Dr Alex visited the Union last Monday (16/5) for a Q&A on men's mental healthLevente Koroes/ Cambridge Union

Content Note: This article contains discussion of mental health issues, including brief mention of suicide

Dr Alex George may have been propelled to fame by starring on ITV’s Love Island back in 2018, but he’s more interested in talking about what he’s done since.

Now working as the UK’s first youth mental health ambassador to the government, Alex uses social media to promote his work destigmatising mental health, get funding for his next project, early intervention support hubs, and offer advice on how to cope with life’s varying challenges — of which he has faced many.

Alex’s empathy for young people is instantly clear when he discusses his mixed experience while studying Medicine at Exeter University. “In my first, second, and third years of med school I was doing well and really enjoying it. Then in fourth year I really started to struggle and got into a place where I think I developed mild depression.”

His personal struggles have motivated him to push harder for change from within government. In July 2020, Alex lost his younger brother, Llyr, to suicide. Much of the work he does now is to prevent other young people and their families from going through the same tragedy. He tells me that his current project, creating early support hubs, “will be a legacy for my brother” if he gets the £250 million needed from the government. “I think that it will save and improve so many lives across the country…If I can achieve that, I will be very happy.”

Having worked for the NHS during the pandemic, and, like every other Briton, witnessed the mounting accusations of misconduct against the Prime Minister and the Conservative government, does he find it difficult to separate his own political beliefs from his work as ambassador? “Mental health is bipartisan”, he says simply. “I’m there to work with whoever because ultimately working with people in power is an opportunity to make change, and that is what matters to me.”

His recent campaign, #PostYourPill, works on destigmatising medication for mental health, a taboo which Alex states he struggled to overcome when finding help at university: “I didn’t feel as if I could speak to the university as a doctor-to-be. I thought ‘they’re not going to let me graduate if I can’t look after myself’. So I didn’t.”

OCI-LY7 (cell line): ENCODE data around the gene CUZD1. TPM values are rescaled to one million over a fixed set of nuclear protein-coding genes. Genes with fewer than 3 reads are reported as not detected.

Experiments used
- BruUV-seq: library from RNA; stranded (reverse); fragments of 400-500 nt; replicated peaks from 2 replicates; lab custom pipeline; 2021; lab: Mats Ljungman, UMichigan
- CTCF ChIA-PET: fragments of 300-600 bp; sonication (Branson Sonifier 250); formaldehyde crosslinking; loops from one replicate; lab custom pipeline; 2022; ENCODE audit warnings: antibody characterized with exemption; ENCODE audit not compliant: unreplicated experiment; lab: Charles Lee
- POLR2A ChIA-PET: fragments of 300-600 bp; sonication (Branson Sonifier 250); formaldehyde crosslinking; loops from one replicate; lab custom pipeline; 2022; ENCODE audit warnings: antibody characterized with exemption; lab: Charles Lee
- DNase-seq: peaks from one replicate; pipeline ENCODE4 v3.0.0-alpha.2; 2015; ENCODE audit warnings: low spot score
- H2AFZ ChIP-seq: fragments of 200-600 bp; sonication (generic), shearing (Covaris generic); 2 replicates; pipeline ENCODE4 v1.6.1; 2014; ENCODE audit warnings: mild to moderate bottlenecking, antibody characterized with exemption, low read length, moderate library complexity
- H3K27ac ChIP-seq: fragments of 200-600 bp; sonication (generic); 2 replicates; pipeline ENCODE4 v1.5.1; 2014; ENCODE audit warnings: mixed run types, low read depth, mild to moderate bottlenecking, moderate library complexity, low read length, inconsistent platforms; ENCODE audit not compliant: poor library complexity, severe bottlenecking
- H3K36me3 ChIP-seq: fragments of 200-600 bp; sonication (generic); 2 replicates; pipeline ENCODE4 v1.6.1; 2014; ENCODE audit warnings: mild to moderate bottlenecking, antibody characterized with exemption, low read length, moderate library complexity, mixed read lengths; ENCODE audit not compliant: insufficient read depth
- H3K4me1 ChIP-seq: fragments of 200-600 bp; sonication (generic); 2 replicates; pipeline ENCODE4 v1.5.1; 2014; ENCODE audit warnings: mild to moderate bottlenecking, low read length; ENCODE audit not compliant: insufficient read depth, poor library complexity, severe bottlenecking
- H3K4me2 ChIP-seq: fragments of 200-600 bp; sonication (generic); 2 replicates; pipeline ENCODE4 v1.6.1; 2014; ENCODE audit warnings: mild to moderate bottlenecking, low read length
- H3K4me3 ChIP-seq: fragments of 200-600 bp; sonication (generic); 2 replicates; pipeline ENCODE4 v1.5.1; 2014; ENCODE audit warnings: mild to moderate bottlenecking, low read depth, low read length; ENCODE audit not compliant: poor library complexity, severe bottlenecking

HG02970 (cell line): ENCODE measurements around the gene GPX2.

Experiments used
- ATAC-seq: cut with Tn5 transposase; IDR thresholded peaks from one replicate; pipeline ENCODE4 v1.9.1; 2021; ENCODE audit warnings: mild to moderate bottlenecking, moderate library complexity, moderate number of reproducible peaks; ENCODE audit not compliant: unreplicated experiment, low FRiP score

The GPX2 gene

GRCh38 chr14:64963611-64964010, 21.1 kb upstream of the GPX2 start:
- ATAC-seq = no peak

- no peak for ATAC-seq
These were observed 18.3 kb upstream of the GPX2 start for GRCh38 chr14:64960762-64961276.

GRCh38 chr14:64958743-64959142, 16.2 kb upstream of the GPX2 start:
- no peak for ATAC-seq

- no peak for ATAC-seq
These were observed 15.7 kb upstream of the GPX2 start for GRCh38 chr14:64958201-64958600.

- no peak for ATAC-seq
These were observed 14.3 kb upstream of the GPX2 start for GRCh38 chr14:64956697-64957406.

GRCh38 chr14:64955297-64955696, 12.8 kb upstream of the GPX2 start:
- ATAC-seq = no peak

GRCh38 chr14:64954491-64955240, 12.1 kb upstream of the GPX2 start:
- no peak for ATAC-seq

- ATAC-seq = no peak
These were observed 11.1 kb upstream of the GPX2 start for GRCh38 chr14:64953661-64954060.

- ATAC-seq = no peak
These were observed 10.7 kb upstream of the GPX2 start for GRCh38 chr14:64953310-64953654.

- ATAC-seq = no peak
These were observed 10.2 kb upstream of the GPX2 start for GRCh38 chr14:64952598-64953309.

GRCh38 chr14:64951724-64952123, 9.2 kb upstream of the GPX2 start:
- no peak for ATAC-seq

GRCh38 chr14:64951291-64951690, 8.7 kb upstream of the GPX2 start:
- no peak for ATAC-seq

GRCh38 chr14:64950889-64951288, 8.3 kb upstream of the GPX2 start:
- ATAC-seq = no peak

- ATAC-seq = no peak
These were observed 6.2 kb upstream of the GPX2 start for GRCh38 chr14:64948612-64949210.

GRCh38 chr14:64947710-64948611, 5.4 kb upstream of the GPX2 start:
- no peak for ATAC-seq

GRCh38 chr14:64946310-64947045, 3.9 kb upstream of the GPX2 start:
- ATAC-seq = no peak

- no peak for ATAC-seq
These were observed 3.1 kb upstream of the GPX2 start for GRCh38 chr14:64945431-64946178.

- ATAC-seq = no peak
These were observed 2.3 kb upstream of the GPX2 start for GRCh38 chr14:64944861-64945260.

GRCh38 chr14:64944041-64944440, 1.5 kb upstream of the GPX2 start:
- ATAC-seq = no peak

“Children’s emotional literacy now is better than mine was”

Yet Alex is hopeful for the next generation. He emphasises that the “emotional literacy” of the children he visits in schools is “infinitely better than what mine was, even at university.” However, while acknowledging that progress has been made surrounding the awareness of mental health issues, he argues that this generation — the first to grow up in the age of social media and technology from birth — faces unprecedented challenges in many ways.

“Every generation has its challenges but I think one thing that is particularly difficult is that the social media world, that hyperconnected state with the digital world but a disconnect in human senses, is a huge issue. We’ve never been lonelier as a society, and that is primarily because we’re spending around up to four hours on our phones each day.”

Love Island has often been cited as part of the problem. Critics of the dating show have pointed to the unrepresentative body types of contestants, the three suicides which have occurred in connection to the show, and the overwhelming scrutiny contestants face from viewers upon leaving the isolating world of the ‘Villa’.

When our conversation inevitably turned to the reality show where Alex made his name, he half smiles as though he’d expected the topic to come up and had readied himself. But there is a weariness beneath his expression. Despite all the work he does for young people, his stint on reality TV continues to haunt him. Wherever he goes, young people know him first as an ex-Islander — the Cambridge Union included.

“We’ve never been lonelier as a society”

Yet he patiently answers with an honest reflection: “I trained really hard to get in shape on Love Island, was part of the whole problem on it, and since then have realised it made me feel terrible. I was hyper-judgemental on my own body, I removed myself from social circles, I didn’t want to eat out.”

But Dr Alex characteristically concludes with a positive, activist outlook. “As humans, we learn and develop, and I look back and think that’s probably not the way humans should present themselves. That’s why, as part of ITV’s mental health campaign, I work with them and look at how we can make it more representative in terms of background, ethnicity, and, obviously, body type.”

Undoubtedly, Dr Alex George has achieved a lot in the four short years since his time in the Villa. He tells young people to be equally as ambitious. For those wishing to support his campaign, Alex prescribes “writing to their local MP, sharing the work I’m doing, using your voice on social media.

“Ultimately, the reason I ended up in this role was not just because of my following, but everyone sharing it and amplifying that noise and making it happen — that’s why.”